Monday, February 15, 2016

Mama's Kids

February 15, 1919 was a grand day.  Like many marvelous events it started fairly a tiny town, in a humble home, with a new baby.  Her Grandmother delivered her into the world in her parent's bedroom.

Sarah was the first child born in her family.  There was a bit of disappointment.  Her Father was a sheep rancher.  His occupation was incredibly intense.  He hoped for a son to help carry the load.  America was still very narrow in their view of what women should do.  Working on a sheep ranch was NOT in that particular definition.

Her eyes loomed large and lustrous in her tiny baby face.  Her Mother held her close and served up her first meal.  This closeness to her Mother lasted for ninety-one years.  I don't suppose that it is surprising that this maternal bond would carry forward into Sarah's children and family.

I'm going to jump forward now, another 40 years or so.  Sarah was married and had three children.  She had lost a full-term son along her life's path.  His earthly remains were tucked away in a cemetery in the town where her husband had earned his collegiate degrees.  She had lost three other babes when they had been mere possibilities.  Disappointed, she and her sweetheart kept their faces towards the future, the goals and dreams that lay for them there.

I remember my Mom telling me many, many times over the years, "You don't have to give birth to be a Mother.  She lived those words actively.  First she "fostered," many children unofficially.  Children with parents in crisis.  Friends of her own children, children that she knew about from her activity in her church group.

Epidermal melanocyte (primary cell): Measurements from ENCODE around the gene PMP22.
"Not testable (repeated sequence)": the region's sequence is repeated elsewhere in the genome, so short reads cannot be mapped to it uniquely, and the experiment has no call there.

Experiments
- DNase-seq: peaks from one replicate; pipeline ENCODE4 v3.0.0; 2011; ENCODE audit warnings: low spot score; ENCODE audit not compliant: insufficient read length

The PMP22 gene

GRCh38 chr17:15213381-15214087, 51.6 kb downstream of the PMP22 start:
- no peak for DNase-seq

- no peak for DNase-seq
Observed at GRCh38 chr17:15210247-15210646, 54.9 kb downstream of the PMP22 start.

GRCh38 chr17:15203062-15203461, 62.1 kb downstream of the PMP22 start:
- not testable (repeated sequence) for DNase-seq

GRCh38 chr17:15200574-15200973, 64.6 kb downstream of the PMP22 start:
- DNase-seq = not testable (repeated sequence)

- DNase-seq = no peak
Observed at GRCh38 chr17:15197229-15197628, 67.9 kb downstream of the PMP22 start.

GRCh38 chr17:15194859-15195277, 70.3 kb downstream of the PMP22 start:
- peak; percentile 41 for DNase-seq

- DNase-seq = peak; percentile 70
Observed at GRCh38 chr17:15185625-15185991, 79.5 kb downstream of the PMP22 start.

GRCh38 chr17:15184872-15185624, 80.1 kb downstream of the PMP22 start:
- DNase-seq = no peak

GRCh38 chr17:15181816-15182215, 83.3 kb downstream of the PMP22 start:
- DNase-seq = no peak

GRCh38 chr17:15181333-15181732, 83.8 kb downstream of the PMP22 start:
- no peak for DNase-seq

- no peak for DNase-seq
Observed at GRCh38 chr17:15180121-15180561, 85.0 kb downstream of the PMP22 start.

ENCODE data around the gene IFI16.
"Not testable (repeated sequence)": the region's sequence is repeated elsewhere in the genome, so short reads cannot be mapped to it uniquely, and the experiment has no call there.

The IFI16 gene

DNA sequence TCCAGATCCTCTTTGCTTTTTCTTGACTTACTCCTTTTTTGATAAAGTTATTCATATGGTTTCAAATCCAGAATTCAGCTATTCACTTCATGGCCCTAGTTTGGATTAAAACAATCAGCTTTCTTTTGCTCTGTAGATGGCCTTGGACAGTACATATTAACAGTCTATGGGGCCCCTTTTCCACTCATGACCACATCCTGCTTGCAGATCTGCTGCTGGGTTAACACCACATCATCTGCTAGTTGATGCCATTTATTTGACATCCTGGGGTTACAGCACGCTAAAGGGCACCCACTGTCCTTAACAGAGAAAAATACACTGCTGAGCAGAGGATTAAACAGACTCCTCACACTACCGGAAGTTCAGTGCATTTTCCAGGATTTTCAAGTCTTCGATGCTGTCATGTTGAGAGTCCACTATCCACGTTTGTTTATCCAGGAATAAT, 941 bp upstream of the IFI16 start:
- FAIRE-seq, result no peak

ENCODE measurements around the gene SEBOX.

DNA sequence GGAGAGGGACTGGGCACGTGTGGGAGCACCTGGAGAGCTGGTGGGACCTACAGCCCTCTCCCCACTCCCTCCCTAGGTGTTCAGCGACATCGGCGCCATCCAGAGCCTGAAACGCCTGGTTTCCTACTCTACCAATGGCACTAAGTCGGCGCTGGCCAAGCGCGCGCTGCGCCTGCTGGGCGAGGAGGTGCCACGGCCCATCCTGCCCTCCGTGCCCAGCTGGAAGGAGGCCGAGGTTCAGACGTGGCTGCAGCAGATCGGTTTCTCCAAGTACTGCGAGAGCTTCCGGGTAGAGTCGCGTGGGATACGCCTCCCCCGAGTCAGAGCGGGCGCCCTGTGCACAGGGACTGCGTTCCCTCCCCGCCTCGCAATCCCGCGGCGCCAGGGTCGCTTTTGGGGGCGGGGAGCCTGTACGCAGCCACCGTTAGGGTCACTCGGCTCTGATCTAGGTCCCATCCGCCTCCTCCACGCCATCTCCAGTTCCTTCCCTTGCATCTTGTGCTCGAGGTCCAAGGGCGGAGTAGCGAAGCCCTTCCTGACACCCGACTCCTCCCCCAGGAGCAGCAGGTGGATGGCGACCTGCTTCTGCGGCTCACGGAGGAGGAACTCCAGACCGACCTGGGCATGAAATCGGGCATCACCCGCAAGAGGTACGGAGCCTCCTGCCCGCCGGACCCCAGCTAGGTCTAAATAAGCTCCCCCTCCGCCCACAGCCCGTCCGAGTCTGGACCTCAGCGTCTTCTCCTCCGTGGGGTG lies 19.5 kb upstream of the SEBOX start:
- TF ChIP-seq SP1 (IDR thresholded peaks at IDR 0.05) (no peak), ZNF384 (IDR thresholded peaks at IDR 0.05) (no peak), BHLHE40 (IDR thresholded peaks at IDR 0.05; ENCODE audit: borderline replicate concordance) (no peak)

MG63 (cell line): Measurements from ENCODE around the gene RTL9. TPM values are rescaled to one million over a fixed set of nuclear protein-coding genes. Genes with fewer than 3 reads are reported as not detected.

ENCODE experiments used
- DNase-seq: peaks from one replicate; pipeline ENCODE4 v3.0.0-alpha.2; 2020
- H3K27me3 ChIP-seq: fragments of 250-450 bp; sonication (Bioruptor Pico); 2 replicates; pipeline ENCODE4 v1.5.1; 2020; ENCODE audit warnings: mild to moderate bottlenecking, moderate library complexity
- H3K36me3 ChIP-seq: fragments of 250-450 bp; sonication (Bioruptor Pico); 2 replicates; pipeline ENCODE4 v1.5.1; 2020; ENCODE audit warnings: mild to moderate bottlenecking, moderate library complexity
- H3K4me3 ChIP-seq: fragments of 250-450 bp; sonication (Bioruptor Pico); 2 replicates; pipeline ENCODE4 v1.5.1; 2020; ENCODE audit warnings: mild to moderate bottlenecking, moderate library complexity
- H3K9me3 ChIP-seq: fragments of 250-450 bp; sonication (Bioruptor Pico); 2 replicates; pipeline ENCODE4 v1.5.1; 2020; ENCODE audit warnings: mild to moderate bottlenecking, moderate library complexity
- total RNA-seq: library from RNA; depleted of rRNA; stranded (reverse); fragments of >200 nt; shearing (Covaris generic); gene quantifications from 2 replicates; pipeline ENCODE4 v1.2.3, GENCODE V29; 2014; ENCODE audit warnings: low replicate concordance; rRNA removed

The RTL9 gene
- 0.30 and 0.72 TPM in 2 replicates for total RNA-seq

Next came the "official," foster children.  She heard at church about a program to bring Native American children from the reservation where the schools were seriously lacking, to live with a family that could offer them better educational opportunities.  This was a long time before being "politically correct," was important.  She did not try to erase their Native American heritage.  Sarah did her best to help them understand the traditions of their heritage.  Four girls were brought into her home.  She did her best to stay connected through the years.  One of the girls continued communicating by letter until Mama passed away at 95.

Then there were the three state welfare children.  A darling 2 year old daughter, a 6 year old son, and the oldest, another boy was 8.  Imagine the sorrow of hearing a 2 year old say matter-of-factly, "My Mama is in prison."  Gratefully she did not understand that her Mother was imprisoned for prostitution and petty theft.

These three brought joy and torment into Sarah's family.  They were adorable children.  She told the rest of our family through laughter about the time that the youngest said to her husband, "Dad, when you go to the store we need bum wipers, we're all out."  Her extremely refined husband almost choked on his dinner.

Sarah and Wendell were in their late forties.  After caring for these three for two years they applied to adopt them.  They were informed that they were too old to be adopting these young children.  In addition, the state refused to take away the Mother's rights.  That same Mother who had abandoned them for a day here, a week there.  The way they were discovered being all alone?  Leslie, an eight year old at the time, was shoplifting at a grocery store to get food for his siblings.

After the bid to adopt the three State Services decided it was time to move them.  So my two brothers, and my little sister, were pulled away to a home where the woman had already given birth to seven children.  That did not last long.  She came unglued, physically and mentally, and again the children were uprooted and dropped into a different home.

That was the last time that Sarah fostered "official" children from State Welfare.  It was too heart breaking to see the children pay over, and over, and over again, for the sins of the parents.

Did she stop fostering?  Not even a little bit.  She just loved dear ones who had Mother's far away, or whose Mother had died.  Of course, her nurturing and loving spirit just found other ways to nurture and love.  She was the first person her friends and acquaintances called in emergencies, or to share joy and success.

I love my Mama, forever and always.  I have been truly blessed with a wonderful Mother.  I'm grateful for her unselfish example of love and caring.


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